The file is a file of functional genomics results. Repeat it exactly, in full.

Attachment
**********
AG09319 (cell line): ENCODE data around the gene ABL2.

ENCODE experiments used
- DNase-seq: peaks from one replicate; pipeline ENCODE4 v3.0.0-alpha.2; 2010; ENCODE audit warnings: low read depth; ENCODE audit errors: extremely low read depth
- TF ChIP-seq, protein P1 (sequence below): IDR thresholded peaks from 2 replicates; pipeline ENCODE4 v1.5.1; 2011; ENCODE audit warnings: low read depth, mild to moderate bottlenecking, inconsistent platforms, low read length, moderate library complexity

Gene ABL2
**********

AG09319 (cell line): ENCODE data around the gene ABL2.

ENCODE experiments used
- DNase-seq: peaks from one replicate; pipeline ENCODE4 v3.0.0-alpha.2; 2010; ENCODE audit warnings: low read depth; ENCODE audit errors: extremely low read depth
- TF ChIP-seq, protein P1 (sequence below): IDR thresholded peaks from 2 replicates; pipeline ENCODE4 v1.5.1; 2011; ENCODE audit warnings: low read depth, mild to moderate bottlenecking, inconsistent platforms, low read length, moderate library complexity

Gene ABL2